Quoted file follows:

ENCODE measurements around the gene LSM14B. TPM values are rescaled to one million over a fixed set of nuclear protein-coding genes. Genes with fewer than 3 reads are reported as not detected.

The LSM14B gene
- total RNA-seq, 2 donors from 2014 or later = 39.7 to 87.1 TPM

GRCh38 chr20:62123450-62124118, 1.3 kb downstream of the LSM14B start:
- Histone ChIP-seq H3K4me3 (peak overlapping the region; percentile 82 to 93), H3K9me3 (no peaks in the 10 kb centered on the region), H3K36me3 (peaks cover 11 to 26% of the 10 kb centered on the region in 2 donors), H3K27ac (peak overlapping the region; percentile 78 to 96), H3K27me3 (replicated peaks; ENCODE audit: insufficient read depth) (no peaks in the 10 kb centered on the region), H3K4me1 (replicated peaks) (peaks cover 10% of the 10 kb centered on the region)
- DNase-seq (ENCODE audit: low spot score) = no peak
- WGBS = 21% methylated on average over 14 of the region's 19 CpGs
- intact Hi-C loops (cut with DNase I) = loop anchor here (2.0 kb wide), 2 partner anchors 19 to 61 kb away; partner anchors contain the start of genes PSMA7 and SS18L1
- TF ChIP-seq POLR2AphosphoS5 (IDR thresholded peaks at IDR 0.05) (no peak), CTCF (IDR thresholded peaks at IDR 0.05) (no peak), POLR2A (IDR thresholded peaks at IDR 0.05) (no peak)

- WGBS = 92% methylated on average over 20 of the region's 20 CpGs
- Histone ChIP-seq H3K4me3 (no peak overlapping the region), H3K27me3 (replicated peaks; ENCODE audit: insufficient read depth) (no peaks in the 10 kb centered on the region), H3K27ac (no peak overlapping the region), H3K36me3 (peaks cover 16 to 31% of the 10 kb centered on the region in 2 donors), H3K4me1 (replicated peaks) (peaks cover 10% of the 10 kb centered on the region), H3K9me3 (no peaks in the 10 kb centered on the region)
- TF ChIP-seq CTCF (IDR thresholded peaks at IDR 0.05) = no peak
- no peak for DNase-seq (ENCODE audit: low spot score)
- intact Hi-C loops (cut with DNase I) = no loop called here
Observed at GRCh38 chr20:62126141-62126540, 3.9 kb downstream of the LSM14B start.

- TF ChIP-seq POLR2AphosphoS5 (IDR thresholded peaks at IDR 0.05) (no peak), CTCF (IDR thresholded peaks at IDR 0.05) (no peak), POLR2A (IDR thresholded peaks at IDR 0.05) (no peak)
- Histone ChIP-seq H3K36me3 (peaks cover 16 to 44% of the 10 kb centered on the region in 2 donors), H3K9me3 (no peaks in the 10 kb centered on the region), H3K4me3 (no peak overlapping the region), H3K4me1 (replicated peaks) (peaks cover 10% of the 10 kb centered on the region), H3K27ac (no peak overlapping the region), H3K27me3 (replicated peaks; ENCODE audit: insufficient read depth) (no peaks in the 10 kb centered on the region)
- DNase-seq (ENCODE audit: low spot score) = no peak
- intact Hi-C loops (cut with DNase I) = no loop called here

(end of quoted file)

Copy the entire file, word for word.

ENCODE measurements around the gene LSM14B. TPM values are rescaled to one million over a fixed set of nuclear protein-coding genes. Genes with fewer than 3 reads are reported as not detected.

The LSM14B gene
- total RNA-seq, 2 donors from 2014 or later = 39.7 to 87.1 TPM

GRCh38 chr20:62123450-62124118, 1.3 kb downstream of the LSM14B start:
- Histone ChIP-seq H3K4me3 (peak overlapping the region; percentile 82 to 93), H3K9me3 (no peaks in the 10 kb centered on the region), H3K36me3 (peaks cover 11 to 26% of the 10 kb centered on the region in 2 donors), H3K27ac (peak overlapping the region; percentile 78 to 96), H3K27me3 (replicated peaks; ENCODE audit: insufficient read depth) (no peaks in the 10 kb centered on the region), H3K4me1 (replicated peaks) (peaks cover 10% of the 10 kb centered on the region)
- DNase-seq (ENCODE audit: low spot score) = no peak
- WGBS = 21% methylated on average over 14 of the region's 19 CpGs
- intact Hi-C loops (cut with DNase I) = loop anchor here (2.0 kb wide), 2 partner anchors 19 to 61 kb away; partner anchors contain the start of genes PSMA7 and SS18L1
- TF ChIP-seq POLR2AphosphoS5 (IDR thresholded peaks at IDR 0.05) (no peak), CTCF (IDR thresholded peaks at IDR 0.05) (no peak), POLR2A (IDR thresholded peaks at IDR 0.05) (no peak)

- WGBS = 92% methylated on average over 20 of the region's 20 CpGs
- Histone ChIP-seq H3K4me3 (no peak overlapping the region), H3K27me3 (replicated peaks; ENCODE audit: insufficient read depth) (no peaks in the 10 kb centered on the region), H3K27ac (no peak overlapping the region), H3K36me3 (peaks cover 16 to 31% of the 10 kb centered on the region in 2 donors), H3K4me1 (replicated peaks) (peaks cover 10% of the 10 kb centered on the region), H3K9me3 (no peaks in the 10 kb centered on the region)
- TF ChIP-seq CTCF (IDR thresholded peaks at IDR 0.05) = no peak
- no peak for DNase-seq (ENCODE audit: low spot score)
- intact Hi-C loops (cut with DNase I) = no loop called here
Observed at GRCh38 chr20:62126141-62126540, 3.9 kb downstream of the LSM14B start.

- TF ChIP-seq POLR2AphosphoS5 (IDR thresholded peaks at IDR 0.05) (no peak), CTCF (IDR thresholded peaks at IDR 0.05) (no peak), POLR2A (IDR thresholded peaks at IDR 0.05) (no peak)
- Histone ChIP-seq H3K36me3 (peaks cover 16 to 44% of the 10 kb centered on the region in 2 donors), H3K9me3 (no peaks in the 10 kb centered on the region), H3K4me3 (no peak overlapping the region), H3K4me1 (replicated peaks) (peaks cover 10% of the 10 kb centered on the region), H3K27ac (no peak overlapping the region), H3K27me3 (replicated peaks; ENCODE audit: insufficient read depth) (no peaks in the 10 kb centered on the region)
- DNase-seq (ENCODE audit: low spot score) = no peak
- intact Hi-C loops (cut with DNase I) = no loop called here